Churches warn against misuse of theology to prevent Covid-19 vaccination and protocols

0
425

– Pacific churches have called on Christian leaders not to take advantage of the COVID-19 situation in Fiji to manipulate Christians and proselytize.

In a statement, Pacific Conference of Churches General Secretary, Reverend James Bhagwan, noted with concern the use of misguided theology by some Christians to create.

“Over the past few months, some church communities are using immature or undeveloped theology to play to the fears and anxieties of the community,” Bhagwan said.

“In particular, some are manipulating theology, for example on the supreme authority of God and telling their congregations that following COVID-19 prevention protocols such as physical distancing, maintaining bubbles, wearing masks, and taking the vaccine is like saying ‘I don’t have faith and I’m not holy’.

“The impact of COVID-19 has severely impacted the social and economic situation in Fiji.

“The symptoms of mental health issues related to lockdowns and uncertainty, lack of economic empowerment, violence in the home and also in the community, children missing out on education etc.

“Christianity calls us to demonstrate our faith in God through love, compassion and care for one another and in particular the least among us.

“As members of the Body of Christ we are called to support the work of Jesus to ensure that people may enjoy abundant life (John 10:10).

“We also note that there are many rumours on social media based on images, videos taken out of context and incorrect or fake news which are being spread within the Christian community.

“Some of this is based on a growing mistrust of the government and is being expressed in religious language, particularly by some who believe that they are part of the fight of good versus evil.

“Those who are feeding fear into the community, have an incentive to keep stoking that fear because people keep clicking on these posts, and people keep listening.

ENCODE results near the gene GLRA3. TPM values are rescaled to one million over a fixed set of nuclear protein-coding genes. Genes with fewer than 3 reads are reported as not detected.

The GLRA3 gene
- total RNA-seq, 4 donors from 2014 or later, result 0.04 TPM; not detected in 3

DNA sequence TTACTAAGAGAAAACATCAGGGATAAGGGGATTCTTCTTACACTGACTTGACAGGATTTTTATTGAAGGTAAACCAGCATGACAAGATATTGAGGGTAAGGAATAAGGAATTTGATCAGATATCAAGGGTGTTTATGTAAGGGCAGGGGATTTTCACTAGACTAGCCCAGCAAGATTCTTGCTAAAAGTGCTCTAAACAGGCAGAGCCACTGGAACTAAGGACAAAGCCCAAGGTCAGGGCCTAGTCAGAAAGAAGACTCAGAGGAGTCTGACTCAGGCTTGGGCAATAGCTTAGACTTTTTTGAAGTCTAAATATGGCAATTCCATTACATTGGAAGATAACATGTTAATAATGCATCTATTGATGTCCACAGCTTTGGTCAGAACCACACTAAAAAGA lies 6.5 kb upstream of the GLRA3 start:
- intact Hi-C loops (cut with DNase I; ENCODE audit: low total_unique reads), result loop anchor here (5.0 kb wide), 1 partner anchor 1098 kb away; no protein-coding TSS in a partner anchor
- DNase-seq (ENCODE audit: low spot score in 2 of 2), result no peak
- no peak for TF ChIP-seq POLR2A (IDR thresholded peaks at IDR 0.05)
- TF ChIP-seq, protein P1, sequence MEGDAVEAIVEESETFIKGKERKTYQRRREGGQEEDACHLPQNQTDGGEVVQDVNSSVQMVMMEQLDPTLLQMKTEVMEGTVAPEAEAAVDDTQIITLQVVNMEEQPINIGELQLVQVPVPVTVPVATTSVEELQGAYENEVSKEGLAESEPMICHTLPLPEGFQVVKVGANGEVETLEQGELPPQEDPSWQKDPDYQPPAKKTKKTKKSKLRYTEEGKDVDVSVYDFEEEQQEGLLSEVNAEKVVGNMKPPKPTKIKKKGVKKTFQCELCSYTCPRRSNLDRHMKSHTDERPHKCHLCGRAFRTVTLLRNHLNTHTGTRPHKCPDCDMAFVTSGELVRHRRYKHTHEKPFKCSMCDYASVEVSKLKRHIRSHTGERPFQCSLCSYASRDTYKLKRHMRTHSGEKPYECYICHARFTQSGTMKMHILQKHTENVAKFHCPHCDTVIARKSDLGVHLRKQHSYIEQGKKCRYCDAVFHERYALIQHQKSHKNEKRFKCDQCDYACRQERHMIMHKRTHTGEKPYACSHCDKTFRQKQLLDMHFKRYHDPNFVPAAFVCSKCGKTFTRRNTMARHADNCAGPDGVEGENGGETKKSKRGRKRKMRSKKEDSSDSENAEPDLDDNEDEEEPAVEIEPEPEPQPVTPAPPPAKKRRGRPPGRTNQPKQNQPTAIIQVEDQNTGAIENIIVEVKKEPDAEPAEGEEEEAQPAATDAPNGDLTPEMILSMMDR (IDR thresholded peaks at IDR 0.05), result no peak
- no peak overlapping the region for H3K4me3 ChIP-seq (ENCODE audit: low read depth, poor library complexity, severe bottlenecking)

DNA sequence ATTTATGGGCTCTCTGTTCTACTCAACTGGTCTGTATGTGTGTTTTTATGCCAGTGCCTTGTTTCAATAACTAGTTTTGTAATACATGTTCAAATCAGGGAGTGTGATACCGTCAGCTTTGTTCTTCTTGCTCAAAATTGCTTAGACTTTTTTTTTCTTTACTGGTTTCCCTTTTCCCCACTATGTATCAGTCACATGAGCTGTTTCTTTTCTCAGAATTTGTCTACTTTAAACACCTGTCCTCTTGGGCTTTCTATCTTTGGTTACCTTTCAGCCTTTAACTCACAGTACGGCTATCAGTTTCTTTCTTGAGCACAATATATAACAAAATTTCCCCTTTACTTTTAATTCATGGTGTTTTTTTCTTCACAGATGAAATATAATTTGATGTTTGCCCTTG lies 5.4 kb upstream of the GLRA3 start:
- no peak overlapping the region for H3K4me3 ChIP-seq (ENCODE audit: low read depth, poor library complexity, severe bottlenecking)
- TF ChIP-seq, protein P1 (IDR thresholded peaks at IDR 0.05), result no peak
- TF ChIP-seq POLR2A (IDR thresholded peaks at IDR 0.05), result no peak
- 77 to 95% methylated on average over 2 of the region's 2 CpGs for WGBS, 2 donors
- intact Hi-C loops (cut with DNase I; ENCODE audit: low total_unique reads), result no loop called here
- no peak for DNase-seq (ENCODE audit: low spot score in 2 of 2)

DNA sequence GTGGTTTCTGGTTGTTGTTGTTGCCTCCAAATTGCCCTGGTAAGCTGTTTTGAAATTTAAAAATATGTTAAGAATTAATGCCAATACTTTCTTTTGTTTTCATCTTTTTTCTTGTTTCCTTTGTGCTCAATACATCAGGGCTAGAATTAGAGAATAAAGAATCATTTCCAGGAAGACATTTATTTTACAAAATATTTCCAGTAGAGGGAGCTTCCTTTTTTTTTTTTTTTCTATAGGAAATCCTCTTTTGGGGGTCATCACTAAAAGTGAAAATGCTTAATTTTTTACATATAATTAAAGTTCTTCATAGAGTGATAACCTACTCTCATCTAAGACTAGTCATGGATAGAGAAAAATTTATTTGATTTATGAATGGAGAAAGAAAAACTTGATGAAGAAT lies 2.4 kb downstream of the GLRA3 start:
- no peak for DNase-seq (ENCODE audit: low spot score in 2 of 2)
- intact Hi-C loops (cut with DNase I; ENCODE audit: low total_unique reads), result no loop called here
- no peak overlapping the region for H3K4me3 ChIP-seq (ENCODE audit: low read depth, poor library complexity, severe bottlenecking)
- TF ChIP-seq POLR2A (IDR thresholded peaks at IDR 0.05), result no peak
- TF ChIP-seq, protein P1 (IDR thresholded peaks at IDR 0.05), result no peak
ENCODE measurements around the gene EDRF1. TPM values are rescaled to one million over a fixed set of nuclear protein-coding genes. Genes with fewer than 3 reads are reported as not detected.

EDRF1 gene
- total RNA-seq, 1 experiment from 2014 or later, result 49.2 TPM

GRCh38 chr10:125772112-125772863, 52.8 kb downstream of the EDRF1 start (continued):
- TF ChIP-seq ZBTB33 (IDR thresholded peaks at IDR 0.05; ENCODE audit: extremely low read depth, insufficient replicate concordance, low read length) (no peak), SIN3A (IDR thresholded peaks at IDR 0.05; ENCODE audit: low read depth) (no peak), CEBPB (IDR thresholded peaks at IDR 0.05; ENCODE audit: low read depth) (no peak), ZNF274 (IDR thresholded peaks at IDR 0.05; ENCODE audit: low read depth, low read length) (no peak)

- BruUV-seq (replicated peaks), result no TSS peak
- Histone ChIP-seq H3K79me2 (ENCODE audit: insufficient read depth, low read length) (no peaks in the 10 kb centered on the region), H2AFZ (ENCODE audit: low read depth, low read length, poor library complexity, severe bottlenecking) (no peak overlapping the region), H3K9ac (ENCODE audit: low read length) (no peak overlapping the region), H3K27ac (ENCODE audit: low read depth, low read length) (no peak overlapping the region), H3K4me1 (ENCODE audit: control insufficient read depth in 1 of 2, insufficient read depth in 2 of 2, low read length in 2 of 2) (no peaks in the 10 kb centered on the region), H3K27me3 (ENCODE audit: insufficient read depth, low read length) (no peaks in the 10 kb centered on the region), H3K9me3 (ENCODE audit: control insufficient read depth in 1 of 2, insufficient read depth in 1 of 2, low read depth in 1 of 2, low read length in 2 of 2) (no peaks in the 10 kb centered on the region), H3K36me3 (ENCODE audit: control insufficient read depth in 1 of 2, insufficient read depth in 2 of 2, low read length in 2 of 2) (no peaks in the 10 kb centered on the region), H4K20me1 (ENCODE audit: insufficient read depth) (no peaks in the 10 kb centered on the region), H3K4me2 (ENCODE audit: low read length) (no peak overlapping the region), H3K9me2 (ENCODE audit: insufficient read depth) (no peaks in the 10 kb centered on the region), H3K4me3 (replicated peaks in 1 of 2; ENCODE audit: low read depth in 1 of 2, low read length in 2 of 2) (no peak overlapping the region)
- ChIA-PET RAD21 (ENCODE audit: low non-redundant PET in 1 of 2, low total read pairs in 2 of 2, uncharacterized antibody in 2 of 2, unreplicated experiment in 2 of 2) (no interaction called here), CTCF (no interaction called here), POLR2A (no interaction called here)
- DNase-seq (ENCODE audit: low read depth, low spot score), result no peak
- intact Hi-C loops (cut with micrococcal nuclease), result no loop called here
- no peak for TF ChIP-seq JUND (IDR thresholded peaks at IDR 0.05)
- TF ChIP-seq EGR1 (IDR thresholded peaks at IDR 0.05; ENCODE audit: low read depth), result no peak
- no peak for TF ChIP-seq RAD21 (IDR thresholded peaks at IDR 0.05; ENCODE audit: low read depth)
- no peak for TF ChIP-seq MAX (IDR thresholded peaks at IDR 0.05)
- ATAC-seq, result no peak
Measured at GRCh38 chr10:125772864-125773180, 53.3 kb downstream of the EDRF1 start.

“Social media has made it easy to amplify vaccine misinformation and active disinformation – calling the virus a hoax, saying that masking was a sign of fear, that the vaccine was a ‘mark of the beast’ or that it would ruin our immune systems, and suggesting the virus is a cover-up for billionaire Bill Gates to implant traceable microchips into people.

“The mark of the beast, from a Christian faith perspective, is taken from the Book of Revelation – a vision attributed to the Apostle John.

“Over the almost 2000 years since this vision, the ‘mark of the beast’ has been taken out of context and proof-texted to almost every major crisis humankind has faced. It is saddening that something that is actually lifesaving as a mark towards something that is anti-Christian or anti-faith.”

“There is also disinformation that nano-chips are being implanted in vaccines, which will allow the government and corporations to surveil people who get the vaccine. Microsoft founder Bill Gates and cell towers using 5G technology are also allegedly involved.

“To this we note that if the technology did exist and was cost-effective, the microchips would have to find their way into the many different vaccines created by different companies all over the world.

To those who are listening to these types of rumours, we simply say that a normal cell-phone with current 3G and 4G towers can already do that.

“In terms of misinformation or wrong information, we note a video stating that vaccines will alter your DNA, the molecule that contains a person’s genetic code. However the video appears to confuse DNA with messenger RNA, which are entirely different molecules, used by the new vaccines to direct cells to create components of the Coronavirus, though not the entire thing. Immune cells detect those components and create antibodies that ward off the actual coronavirus should a person be exposed.”

The Fiji Council of Churches is expected to issue a similar statement today.

SOURCE: PCC/ISLANDS BUSINESS/PACNEWS